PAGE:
It's a bit too long for me to be putting on blogger, but well I got bored with seeing it on my screen and decided to post anyway. I don't think much of it. But I figured if I practised maybe one day I could become really, truly good at this fiction stuff.
Once she had flogged me so bad, I had been almost certain I would lose all motor activity in my limbs, all over a pot of stew. It had been so bad I had almost run away.
Punctuating each blow had been, “get out of my house,” “go and look for your real mother.” Those words said repeatedly had broken my little twelve-year-old heart. Maybe she had adopted me.
I was sure of it.
I looked nothing like my younger siblings. Yemu and RuramaI, were chubby with meat on their bones I had nothing. Yemu’s skin especially, shone with a prepubescent light that I could only hope to get from a bottle. A resounding blow to my back brought my thoughts, which were wont to wonder back to the present. That shriek.
“Go and find your real mother,”
Had cut me deeper than the belt she was using. I made up my mind to run away, after the next blow I would leave. My own mother would not hit me like this. Each blow seemed tailored to cut through my skin, but the bone right under protected me.
With snort on my nose I turned and fled, mama was relentless. She came after me like the hounds of hell. Her belt licking at my feet as I sort to open the kitchen door, to get away from this woman, I called mama who was not mine. Wrenching the door open, I bolted out only to be stayed by my daddy’s beer softened belly.
“Where are you off to in such a hurry?”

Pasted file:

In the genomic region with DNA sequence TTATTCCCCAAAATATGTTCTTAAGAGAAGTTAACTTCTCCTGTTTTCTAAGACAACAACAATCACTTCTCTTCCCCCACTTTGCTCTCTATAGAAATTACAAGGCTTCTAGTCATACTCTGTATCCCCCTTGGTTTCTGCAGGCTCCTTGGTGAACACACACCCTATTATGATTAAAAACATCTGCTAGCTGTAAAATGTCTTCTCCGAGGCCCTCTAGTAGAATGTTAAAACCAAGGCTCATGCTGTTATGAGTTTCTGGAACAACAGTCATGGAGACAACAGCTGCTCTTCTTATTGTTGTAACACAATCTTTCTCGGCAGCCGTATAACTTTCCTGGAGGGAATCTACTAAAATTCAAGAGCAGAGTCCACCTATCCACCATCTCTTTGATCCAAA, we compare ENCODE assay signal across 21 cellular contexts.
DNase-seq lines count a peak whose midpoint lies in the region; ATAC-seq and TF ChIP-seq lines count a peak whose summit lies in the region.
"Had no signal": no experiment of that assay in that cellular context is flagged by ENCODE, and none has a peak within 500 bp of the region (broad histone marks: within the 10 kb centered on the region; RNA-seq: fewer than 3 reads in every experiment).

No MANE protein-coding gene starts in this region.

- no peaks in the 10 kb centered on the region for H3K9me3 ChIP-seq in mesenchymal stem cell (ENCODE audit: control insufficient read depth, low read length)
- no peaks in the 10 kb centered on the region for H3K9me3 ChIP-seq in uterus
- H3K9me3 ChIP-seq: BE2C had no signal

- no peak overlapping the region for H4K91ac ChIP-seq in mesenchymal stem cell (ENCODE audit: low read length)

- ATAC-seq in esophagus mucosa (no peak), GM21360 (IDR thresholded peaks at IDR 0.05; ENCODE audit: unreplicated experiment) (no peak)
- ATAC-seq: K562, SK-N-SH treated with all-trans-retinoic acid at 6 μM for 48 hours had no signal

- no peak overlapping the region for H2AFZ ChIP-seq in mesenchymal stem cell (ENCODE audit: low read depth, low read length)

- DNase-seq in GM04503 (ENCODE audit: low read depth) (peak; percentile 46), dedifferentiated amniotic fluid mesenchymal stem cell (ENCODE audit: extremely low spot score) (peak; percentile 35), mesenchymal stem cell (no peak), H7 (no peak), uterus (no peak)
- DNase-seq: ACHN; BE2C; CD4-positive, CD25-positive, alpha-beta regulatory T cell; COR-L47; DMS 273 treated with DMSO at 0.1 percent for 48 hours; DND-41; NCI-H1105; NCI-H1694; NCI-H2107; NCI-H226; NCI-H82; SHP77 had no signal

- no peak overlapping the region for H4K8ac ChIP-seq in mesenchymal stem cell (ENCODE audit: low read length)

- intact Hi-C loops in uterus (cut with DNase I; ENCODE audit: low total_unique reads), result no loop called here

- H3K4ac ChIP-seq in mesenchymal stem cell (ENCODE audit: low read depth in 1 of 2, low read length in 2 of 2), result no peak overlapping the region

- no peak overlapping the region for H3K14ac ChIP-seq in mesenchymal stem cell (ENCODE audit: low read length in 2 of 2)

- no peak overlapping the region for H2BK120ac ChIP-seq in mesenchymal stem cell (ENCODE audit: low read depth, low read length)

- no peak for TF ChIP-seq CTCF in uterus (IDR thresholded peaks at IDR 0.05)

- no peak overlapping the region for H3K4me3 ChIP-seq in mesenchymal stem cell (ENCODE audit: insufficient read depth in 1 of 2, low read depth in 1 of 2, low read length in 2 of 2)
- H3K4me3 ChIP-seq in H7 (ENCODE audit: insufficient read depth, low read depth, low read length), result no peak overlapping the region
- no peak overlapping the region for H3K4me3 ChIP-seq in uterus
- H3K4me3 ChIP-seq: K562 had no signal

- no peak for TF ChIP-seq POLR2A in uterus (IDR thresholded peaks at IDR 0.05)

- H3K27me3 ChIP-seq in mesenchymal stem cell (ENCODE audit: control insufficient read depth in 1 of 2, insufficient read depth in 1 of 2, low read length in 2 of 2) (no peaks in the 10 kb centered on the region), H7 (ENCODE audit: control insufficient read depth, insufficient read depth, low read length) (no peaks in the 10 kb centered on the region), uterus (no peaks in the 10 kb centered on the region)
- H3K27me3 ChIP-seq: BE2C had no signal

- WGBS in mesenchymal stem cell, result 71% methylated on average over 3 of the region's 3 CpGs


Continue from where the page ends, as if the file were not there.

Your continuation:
I suppose I saw this as an opportunity to tell daddy what a monster mama was. I shrieked even more, almost hysterically this time,
“mama’s hitting me.” I sobbed.
“Why, what had you done?” I never needed to do anything.
How could I explain to him that it was because I had not properly browned the meat.That mama hated unbrowned meat. That it had started with,
“How do you expect me to eat this disgusting looking food?”
i had ignored her.
“I am talking to you, come here”
“Get away from my television, how dare you continue watching when I am talking to you,” she had shrieked almost beside herself with rage.
I had got up then, fear rounding my already overlarge eyes, I knew what was coming next. It always did when she was agitated, Irritated or even sometimes, I was sure the very site of me Inspired a deep dark rage.
I went and stood a little way away from her, out of harm’s way, In case she wanted to start something. She held the offending pot in her right hand. Which was a relief because, that was the hand she used.
“Look, look at what you have done, you stupid child.”
She shoved the cracked black pot in my face. I moved to see. Very much aware of the fact that I was damned If I did, damned If I did not. That is when the first blow came; from that safe left hand I had always, thought was Incapable of eliciting such pain. It came repeatedly; In between, she managed to put the offending pot down.
“Rura! Rura! Go and get your father’s brown belt,”
Rura came timidly, her lips quivering. My heart went out to her, mama was quite scary when she yelled.
“I don’t know where It Is mama,”
“Ha putseke! It’s on the hook behind the door!”
During all this, blows had continued to rain down on me, and I stubbornly held my tears inside. I would not show her how much her blows hurt me; I would keep it to myself., my resolve did not last for long.
She broke me.
Daddy had told her off for it of course. Too weak to sit smugly and eye her with open malice as I usually did after these capers, for they were many. I dragged my broken bones- for I was sure she had broken both my arm and my leg- to the room I shared with Yemu and Rura.
There were clothes everywhere and too weak to shove them off the bed I crawled under the covers with the stack of clothes on top. They’re weight didn’t bother me; they afforded me protection from that woman, for that was what she was to me at this moment. My detestation for her went beyond what any 12 year old had any right to feel, but I did.
I slept then, with the warm timbre of my daddy’s voice in my ear and my last thought had been that, tomorrow I would not talk to her.